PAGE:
Astronomers might have found a star that was infected by the explosive death of one of the universe’s first stars.

cluster of universe's first stars
The first generation of stars to form in the universe would have been massive and luminous, potentially growing to be more than 100 times the Sun’s mass. When they died in supernova explosions, these stars would have ejected heavy elements into their surroundings, particularly iron.
National Astronomical Observatory of Japan

These first stars are called Population III stars, in an expansion of the Population I and II categories created by Walter Baade in the 1940s. Population I stars are generally the youngest, most heavy-element-tainted stars, while Population II stars are older and less tainted; Population III stars came (theoretically) before both.

Pop III stars would have formed from the pristine hydrogen-and-helium mix filling the early universe. They synthesized the first batches of heavy elements — such as carbon, oxygen, and iron — and spewed these into the cosmos when they died, thereby influencing the universe’s early evolution.

Astronomers haven’t found any of these stars still shining today. That, paired with computer simulations of conditions in the cosmos’s earliest eras, suggests that Pop III stars were the massive, live-fast-die-young type. Just how massive remains unclear, but most were probably several tens of Suns, with a few reaching a couple hundred times the mass of our star. (In other words, über-big.)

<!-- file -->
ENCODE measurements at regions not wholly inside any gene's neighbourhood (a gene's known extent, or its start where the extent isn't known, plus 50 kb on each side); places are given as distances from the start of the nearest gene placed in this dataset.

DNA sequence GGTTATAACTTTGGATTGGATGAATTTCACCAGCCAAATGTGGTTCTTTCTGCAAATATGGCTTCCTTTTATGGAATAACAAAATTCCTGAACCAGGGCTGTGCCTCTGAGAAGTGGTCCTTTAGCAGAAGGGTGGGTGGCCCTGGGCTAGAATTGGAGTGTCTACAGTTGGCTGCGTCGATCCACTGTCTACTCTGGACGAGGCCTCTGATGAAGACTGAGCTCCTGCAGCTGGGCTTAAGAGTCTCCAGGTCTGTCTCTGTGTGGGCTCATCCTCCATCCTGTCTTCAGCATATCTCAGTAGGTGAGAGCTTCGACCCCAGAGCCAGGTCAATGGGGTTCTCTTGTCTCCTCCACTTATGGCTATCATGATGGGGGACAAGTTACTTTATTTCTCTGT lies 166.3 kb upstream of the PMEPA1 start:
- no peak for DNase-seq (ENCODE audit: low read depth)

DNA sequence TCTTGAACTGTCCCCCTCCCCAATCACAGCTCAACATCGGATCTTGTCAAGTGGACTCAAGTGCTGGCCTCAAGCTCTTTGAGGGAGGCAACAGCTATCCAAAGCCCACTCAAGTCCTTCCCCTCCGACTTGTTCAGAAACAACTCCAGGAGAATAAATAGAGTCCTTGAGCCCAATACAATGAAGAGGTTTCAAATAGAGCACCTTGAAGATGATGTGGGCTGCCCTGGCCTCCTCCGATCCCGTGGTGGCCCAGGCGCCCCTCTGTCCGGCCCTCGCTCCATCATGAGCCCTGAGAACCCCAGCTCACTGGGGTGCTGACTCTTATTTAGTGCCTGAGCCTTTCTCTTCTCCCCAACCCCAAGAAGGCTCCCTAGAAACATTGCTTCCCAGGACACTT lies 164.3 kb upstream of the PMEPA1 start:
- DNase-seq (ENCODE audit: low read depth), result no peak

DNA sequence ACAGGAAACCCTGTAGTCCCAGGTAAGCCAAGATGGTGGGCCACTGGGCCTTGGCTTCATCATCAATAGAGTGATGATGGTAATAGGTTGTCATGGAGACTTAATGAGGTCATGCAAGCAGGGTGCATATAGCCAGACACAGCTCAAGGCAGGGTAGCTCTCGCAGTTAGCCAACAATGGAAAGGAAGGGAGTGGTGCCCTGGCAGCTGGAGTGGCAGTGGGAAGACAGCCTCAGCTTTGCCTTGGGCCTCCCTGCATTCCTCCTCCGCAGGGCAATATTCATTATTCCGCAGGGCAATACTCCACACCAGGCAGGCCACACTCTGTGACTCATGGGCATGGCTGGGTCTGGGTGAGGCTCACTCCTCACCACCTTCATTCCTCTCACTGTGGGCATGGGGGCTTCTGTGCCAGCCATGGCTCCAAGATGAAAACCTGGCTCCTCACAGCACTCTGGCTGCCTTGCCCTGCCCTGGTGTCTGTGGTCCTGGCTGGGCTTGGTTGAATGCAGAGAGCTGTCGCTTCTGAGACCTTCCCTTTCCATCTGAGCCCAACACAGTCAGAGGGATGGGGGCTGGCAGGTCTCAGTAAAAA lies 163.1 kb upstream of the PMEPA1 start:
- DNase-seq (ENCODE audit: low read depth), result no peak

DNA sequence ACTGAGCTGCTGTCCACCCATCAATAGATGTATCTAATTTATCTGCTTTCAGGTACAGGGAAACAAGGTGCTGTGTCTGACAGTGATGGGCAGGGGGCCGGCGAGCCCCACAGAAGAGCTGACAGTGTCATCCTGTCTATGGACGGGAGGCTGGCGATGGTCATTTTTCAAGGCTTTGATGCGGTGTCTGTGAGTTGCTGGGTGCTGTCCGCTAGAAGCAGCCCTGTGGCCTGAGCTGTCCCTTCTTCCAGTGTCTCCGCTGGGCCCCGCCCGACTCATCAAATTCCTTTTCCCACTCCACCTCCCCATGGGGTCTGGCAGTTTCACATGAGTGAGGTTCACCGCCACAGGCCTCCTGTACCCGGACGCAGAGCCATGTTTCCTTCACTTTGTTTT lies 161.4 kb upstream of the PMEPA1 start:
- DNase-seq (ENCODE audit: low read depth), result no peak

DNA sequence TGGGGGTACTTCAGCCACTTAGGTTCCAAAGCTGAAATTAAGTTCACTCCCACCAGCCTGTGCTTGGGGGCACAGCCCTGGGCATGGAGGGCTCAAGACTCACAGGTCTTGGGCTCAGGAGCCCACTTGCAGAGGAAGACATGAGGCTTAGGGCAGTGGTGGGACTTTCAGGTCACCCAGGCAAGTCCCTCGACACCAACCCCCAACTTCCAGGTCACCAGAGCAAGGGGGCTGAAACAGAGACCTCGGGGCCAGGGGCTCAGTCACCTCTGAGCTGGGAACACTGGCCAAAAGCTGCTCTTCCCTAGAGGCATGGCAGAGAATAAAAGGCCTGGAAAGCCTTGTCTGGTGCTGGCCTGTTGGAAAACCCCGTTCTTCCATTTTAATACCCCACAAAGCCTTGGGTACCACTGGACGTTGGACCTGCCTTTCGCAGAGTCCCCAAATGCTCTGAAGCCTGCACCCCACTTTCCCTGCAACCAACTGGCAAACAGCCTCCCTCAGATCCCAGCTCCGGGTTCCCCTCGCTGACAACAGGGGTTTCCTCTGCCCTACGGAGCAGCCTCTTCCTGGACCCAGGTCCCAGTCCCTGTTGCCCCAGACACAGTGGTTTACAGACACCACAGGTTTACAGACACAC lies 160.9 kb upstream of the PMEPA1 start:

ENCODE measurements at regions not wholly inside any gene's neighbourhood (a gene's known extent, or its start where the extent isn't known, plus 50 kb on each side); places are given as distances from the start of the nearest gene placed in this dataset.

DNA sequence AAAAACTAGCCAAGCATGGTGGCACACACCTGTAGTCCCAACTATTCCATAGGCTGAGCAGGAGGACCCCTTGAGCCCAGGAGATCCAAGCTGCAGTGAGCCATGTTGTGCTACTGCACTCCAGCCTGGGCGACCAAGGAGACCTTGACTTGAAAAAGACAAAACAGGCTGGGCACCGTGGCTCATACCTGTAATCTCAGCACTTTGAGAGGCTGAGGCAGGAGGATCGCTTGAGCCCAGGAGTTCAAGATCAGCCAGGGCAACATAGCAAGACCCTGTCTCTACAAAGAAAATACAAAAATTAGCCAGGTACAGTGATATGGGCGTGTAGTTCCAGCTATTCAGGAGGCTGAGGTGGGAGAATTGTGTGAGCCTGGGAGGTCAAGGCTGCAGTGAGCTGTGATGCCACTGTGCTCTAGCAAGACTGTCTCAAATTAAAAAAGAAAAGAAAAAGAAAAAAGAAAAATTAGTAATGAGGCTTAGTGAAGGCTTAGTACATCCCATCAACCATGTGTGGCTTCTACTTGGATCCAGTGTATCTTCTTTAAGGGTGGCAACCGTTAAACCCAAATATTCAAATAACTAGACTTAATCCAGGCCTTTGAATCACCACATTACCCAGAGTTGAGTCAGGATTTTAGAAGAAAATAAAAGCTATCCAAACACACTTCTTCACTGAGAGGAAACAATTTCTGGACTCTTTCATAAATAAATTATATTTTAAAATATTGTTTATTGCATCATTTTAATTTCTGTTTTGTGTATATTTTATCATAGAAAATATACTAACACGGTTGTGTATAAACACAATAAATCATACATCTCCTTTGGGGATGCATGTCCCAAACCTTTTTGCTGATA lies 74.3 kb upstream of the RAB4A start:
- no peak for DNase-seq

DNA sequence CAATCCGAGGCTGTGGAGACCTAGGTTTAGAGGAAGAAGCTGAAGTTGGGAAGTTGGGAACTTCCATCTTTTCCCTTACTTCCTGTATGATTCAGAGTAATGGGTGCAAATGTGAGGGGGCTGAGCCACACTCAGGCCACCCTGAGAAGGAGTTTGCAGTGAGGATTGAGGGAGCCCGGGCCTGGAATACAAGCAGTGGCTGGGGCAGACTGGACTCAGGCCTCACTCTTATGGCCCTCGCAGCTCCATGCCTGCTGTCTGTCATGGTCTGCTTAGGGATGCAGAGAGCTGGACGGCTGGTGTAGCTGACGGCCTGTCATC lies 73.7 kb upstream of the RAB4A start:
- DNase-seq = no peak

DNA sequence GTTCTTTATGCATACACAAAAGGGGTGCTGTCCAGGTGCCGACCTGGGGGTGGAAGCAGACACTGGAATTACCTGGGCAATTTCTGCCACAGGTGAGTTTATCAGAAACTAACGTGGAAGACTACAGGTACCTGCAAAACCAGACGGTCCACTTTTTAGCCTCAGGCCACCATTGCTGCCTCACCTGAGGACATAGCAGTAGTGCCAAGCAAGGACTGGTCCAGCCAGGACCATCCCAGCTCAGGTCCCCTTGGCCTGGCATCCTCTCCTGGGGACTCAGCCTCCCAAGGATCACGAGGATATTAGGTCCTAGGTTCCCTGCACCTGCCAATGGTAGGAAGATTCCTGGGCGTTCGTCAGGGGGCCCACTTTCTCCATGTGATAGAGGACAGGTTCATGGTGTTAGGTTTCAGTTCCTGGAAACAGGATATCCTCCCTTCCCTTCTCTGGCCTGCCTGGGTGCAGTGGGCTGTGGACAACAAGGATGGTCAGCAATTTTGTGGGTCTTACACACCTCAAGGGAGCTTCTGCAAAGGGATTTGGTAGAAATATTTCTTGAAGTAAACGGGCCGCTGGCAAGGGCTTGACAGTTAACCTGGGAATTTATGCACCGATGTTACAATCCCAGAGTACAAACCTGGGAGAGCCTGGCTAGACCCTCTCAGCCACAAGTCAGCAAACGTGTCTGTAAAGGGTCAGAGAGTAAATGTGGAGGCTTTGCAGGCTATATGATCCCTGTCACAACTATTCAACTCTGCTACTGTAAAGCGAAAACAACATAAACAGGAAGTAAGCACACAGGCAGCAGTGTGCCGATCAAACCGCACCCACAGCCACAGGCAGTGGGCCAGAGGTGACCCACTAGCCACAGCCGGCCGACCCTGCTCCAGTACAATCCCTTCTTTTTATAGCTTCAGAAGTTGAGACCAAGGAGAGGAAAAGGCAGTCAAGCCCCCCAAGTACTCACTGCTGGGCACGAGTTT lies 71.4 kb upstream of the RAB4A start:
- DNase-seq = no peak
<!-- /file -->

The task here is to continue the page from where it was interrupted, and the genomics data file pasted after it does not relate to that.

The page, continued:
Such stellar behemoths would have died in spectacular supernovae. The most massive might even have died in a peculiar explosion that theorists call a pair-instability supernova, or PISN.

Stars generally exist in hydrostatic equilibrium, in which the collapse-encouraging force of gravity is balanced by the collapse-averse pressure of gas and radiation. In the lead-up to a PISN, the central temperature of the massive star rises to such a dramatic fever that the photons deep inside convert into electrons and their antimatter partners, positrons. Unfortunately for the star, electrons and positrons don’t do much for the outward, gravity-countering pressure, and so gravity takes over and initiates a runaway collapse. The collapse compresses the star’s innards, triggering runaway fusion of the star’s remaining fuel, which in turn sets off a colossal explosion.

A PISN explosion would taint the surrounding gas with high levels of nickel, calcium, and iron, among other things. But it wouldn’t create elements heavier than iron (such as strontium or barium) because that would require a cache of extra neutrons, and there aren’t a lot of neutrons around to work with. (A PISN doesn’t create a neutron star.)

PISN Left a Mark?

Astronomers have seen hints of PISN-like events before, in a supernova seen in 2007 and also in two other superluminous explosions found in archival data of the early universe, reported in 2012.

Now Wako Aoki (National Astronomical Observatory of Japan and the Graduate University for Advanced Studies, Japan) and colleagues have approached PISNs in a different way, by finding a star that bears the chemical fingerprints of one of these explosions.